Last Light on Hidden Lake, Eagle Cap Wilderness, one of the largest
roadless areas of the Northwest, South Wallowas . . .
On the road in the Northwest of America.
Photography as Mandala
A ritual circle which brings the far away, the very small,
the ignored or half forgotten, into the magical middle realm
of the eye of the beholder.
A circle which not so much displays beautifully, but reflects
both the beautiful and the ugly through the clear yet
necessarily imperfect lens of partial truth.
Nature knows no waste, no contradiction, no conflict.
The way of the natural, religious life, it seems to me,
likewise begins with the intention of ending of all waste,
all contradiction, all conflict.
On the Necessity of Roadless Land (II)
It is true: Once a road is built, it becomes easier and easier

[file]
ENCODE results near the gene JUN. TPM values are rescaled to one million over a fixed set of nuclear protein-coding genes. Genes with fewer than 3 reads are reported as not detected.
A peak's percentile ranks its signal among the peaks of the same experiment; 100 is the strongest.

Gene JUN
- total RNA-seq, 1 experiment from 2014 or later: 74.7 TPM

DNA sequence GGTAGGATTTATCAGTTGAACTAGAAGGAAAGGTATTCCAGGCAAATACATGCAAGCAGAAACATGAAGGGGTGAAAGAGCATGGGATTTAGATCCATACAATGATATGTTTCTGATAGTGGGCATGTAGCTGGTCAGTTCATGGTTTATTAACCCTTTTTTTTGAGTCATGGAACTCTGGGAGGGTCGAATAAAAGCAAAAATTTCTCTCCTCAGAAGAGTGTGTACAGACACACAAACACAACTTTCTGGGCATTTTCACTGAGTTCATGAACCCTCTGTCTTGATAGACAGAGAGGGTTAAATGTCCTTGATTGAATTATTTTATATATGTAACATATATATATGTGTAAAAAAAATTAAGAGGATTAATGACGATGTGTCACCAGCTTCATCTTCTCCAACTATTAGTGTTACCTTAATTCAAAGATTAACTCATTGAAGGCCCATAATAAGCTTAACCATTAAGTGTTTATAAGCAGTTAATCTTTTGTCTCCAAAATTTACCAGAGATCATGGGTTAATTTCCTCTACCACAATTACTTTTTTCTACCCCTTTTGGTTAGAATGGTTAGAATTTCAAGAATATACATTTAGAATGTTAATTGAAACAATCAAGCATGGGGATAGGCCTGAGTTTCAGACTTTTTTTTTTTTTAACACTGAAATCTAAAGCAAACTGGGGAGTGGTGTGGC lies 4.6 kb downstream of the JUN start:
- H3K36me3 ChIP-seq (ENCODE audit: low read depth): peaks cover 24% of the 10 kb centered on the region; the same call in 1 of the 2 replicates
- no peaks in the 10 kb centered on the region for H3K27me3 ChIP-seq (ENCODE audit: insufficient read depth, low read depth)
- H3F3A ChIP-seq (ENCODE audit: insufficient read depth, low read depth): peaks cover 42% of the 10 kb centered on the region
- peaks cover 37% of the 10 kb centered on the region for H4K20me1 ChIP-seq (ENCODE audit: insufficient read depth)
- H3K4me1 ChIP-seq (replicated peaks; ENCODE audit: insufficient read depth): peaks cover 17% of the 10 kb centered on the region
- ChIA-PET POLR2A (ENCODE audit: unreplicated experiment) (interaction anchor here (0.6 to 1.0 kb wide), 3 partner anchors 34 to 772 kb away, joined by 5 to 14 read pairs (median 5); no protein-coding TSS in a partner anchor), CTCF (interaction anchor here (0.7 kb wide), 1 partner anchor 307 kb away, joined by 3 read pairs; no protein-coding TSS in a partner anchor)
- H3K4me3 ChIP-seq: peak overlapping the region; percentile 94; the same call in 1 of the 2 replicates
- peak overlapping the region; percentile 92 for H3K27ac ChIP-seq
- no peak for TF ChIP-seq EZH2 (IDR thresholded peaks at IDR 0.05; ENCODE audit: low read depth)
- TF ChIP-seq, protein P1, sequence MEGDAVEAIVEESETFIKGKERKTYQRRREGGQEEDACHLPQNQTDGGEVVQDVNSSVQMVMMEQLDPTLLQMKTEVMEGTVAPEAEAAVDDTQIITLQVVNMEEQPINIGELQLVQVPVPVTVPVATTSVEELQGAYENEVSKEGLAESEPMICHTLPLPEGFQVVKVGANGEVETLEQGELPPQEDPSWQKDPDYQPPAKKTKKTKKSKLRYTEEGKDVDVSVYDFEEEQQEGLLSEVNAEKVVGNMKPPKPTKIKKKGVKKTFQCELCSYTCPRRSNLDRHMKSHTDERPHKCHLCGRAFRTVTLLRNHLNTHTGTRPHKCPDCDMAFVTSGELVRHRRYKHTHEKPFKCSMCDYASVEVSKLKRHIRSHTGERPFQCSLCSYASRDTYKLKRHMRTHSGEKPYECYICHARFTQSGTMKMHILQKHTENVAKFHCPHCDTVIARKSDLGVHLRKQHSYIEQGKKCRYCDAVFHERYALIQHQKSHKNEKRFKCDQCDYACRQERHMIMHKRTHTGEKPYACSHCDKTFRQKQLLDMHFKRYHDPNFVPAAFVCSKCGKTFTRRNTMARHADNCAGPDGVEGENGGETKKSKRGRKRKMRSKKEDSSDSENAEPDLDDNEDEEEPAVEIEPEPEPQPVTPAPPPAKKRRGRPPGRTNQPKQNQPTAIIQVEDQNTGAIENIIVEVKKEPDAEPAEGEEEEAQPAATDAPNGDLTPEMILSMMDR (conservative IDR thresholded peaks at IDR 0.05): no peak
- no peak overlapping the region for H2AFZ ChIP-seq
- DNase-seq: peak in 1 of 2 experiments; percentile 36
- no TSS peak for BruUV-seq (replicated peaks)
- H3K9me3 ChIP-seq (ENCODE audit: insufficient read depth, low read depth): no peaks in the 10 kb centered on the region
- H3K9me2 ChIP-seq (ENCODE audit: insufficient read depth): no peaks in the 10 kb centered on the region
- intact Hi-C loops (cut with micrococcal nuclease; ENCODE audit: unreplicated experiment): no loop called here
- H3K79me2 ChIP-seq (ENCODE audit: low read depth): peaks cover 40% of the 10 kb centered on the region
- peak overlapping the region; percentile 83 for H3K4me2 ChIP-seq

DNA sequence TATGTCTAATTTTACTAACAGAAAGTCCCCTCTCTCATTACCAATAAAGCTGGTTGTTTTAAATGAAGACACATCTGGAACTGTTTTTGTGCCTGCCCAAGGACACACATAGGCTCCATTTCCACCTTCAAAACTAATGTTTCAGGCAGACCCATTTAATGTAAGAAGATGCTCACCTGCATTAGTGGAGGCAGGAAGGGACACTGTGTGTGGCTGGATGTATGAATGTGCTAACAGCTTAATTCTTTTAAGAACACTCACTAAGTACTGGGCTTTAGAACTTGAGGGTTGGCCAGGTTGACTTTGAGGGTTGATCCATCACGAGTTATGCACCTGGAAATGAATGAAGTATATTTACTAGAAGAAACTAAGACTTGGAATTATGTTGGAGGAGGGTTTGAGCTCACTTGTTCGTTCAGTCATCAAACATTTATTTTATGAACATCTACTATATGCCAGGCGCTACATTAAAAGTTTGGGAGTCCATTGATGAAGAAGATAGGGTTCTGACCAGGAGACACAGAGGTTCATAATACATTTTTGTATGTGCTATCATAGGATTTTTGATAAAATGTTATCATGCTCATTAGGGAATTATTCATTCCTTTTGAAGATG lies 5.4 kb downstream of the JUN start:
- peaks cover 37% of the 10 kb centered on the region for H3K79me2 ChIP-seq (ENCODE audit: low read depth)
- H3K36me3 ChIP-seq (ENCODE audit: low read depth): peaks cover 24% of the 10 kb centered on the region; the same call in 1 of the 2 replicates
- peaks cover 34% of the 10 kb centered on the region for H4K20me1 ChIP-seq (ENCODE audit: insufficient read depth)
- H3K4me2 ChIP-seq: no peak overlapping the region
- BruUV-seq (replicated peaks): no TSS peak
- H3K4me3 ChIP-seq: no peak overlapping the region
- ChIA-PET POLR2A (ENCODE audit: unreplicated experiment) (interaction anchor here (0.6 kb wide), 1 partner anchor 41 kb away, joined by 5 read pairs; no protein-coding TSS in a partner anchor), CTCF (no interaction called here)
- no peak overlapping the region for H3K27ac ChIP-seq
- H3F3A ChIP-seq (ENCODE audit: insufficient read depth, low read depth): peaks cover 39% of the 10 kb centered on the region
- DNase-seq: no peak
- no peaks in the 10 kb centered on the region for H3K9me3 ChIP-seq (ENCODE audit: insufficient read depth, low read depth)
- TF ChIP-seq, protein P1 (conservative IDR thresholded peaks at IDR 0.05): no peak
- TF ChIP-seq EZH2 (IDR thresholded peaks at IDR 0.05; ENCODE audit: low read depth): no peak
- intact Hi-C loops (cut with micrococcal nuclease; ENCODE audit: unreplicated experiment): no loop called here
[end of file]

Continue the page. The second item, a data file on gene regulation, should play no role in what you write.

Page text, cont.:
to get to places that are less and less worth going to. If it can
be said that roads have a tendency to bring out the worst in
people—the grinding of the noisy gears of destructive greed
and self-centered haste—then paths bring out the best, the
simplicity of waste-not-want-not of a high spiritual self-reliance.
One is a sharp-edged knife that necessarily rips apart the fabric
of meadow and forest; the other is a single thread which in
the walking weaves itself back into the natural world. Clearly,
it must be said that we obviously need good, well-designed
roads. But at the same time we need even more the wisdom
that lets us know when not to build them.
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|Ponderosa Pines— after burn||Manzanita